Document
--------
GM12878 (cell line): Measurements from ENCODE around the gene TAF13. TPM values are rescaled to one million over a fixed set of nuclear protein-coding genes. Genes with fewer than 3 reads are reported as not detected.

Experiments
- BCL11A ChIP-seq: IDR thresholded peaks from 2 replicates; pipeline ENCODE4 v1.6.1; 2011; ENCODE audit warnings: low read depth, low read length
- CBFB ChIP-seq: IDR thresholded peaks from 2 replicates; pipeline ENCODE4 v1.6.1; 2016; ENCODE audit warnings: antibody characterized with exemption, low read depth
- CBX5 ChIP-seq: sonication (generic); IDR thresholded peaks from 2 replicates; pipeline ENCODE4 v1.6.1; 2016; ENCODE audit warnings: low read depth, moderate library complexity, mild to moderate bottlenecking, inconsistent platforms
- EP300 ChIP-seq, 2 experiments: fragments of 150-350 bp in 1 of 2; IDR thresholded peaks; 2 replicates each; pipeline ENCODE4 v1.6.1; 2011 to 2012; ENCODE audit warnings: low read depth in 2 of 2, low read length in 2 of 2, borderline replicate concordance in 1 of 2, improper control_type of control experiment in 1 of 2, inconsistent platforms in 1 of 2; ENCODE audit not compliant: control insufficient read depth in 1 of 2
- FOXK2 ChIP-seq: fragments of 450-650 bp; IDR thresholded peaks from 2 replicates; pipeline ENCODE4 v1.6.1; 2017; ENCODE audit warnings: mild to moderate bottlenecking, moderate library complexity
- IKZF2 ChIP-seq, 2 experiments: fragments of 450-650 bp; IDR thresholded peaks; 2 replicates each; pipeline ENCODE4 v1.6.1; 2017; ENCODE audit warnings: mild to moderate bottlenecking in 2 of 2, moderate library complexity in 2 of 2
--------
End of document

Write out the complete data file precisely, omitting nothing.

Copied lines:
GM12878 (cell line): Measurements from ENCODE around the gene TAF13. TPM values are rescaled to one million over a fixed set of nuclear protein-coding genes. Genes with fewer than 3 reads are reported as not detected.

Experiments
- BCL11A ChIP-seq: IDR thresholded peaks from 2 replicates; pipeline ENCODE4 v1.6.1; 2011; ENCODE audit warnings: low read depth, low read length
- CBFB ChIP-seq: IDR thresholded peaks from 2 replicates; pipeline ENCODE4 v1.6.1; 2016; ENCODE audit warnings: antibody characterized with exemption, low read depth
- CBX5 ChIP-seq: sonication (generic); IDR thresholded peaks from 2 replicates; pipeline ENCODE4 v1.6.1; 2016; ENCODE audit warnings: low read depth, moderate library complexity, mild to moderate bottlenecking, inconsistent platforms
- EP300 ChIP-seq, 2 experiments: fragments of 150-350 bp in 1 of 2; IDR thresholded peaks; 2 replicates each; pipeline ENCODE4 v1.6.1; 2011 to 2012; ENCODE audit warnings: low read depth in 2 of 2, low read length in 2 of 2, borderline replicate concordance in 1 of 2, improper control_type of control experiment in 1 of 2, inconsistent platforms in 1 of 2; ENCODE audit not compliant: control insufficient read depth in 1 of 2
- FOXK2 ChIP-seq: fragments of 450-650 bp; IDR thresholded peaks from 2 replicates; pipeline ENCODE4 v1.6.1; 2017; ENCODE audit warnings: mild to moderate bottlenecking, moderate library complexity
- IKZF2 ChIP-seq, 2 experiments: fragments of 450-650 bp; IDR thresholded peaks; 2 replicates each; pipeline ENCODE4 v1.6.1; 2017; ENCODE audit warnings: mild to moderate bottlenecking in 2 of 2, moderate library complexity in 2 of 2